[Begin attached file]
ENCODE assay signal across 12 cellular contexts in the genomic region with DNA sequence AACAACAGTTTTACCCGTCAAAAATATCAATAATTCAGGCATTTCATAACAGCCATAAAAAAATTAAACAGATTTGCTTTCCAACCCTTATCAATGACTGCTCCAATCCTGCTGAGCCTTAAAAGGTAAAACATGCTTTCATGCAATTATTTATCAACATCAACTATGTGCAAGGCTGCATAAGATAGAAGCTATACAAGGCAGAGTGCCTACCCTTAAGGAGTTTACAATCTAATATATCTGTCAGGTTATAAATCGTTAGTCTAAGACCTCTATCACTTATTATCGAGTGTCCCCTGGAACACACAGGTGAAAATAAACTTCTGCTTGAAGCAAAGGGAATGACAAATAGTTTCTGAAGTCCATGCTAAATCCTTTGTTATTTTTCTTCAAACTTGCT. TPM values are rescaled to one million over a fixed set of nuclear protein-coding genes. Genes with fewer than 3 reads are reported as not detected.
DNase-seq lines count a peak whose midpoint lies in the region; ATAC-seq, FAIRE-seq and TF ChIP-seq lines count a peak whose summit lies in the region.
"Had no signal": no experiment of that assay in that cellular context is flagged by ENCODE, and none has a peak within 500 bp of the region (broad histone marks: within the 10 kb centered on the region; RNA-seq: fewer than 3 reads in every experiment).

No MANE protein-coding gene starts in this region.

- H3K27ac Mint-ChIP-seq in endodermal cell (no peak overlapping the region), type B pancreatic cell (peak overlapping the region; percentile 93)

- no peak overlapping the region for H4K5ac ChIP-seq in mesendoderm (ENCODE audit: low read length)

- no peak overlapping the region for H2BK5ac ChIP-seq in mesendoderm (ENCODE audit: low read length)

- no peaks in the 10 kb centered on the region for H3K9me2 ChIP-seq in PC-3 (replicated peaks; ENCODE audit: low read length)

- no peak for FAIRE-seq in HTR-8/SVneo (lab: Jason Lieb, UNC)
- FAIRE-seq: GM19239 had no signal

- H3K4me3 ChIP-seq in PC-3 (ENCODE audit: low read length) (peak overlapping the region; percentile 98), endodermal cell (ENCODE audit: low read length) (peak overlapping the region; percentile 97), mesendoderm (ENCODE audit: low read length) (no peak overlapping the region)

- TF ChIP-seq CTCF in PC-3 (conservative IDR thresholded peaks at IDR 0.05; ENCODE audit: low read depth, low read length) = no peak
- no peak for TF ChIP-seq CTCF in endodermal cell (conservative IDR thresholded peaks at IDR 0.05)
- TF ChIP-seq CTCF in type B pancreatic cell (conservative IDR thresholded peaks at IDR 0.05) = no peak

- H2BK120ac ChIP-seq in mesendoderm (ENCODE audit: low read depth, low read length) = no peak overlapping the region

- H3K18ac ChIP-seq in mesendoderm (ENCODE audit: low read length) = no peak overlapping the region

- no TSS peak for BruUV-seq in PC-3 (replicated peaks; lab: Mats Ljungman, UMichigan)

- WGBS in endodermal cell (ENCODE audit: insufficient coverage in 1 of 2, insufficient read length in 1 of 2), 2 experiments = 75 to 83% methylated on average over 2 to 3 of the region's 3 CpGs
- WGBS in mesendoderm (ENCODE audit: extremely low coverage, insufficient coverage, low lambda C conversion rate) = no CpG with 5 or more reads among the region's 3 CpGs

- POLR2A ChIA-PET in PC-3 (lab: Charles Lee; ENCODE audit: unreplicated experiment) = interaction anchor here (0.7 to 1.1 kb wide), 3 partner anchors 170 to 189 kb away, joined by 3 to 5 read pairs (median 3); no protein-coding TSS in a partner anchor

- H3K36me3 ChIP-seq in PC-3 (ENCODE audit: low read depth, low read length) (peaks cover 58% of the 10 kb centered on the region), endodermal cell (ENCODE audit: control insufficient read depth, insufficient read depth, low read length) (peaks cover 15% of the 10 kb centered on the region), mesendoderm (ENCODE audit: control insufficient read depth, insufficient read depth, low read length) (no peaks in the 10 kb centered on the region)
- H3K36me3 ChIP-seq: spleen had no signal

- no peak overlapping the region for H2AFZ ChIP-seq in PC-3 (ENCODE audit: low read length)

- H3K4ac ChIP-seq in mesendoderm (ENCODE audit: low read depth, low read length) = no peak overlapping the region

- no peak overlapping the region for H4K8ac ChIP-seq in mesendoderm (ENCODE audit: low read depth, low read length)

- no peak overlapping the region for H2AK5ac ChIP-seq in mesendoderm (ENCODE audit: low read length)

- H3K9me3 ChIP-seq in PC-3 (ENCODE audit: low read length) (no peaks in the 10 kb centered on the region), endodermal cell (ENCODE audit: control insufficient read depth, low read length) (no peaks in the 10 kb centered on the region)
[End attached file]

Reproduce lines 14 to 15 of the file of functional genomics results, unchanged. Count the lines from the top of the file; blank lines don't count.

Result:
- TF ChIP-seq CTCF in type B pancreatic cell (conservative IDR thresholded peaks at IDR 0.05) = no peak

- H2BK120ac ChIP-seq in mesendoderm (ENCODE audit: low read depth, low read length) = no peak overlapping the region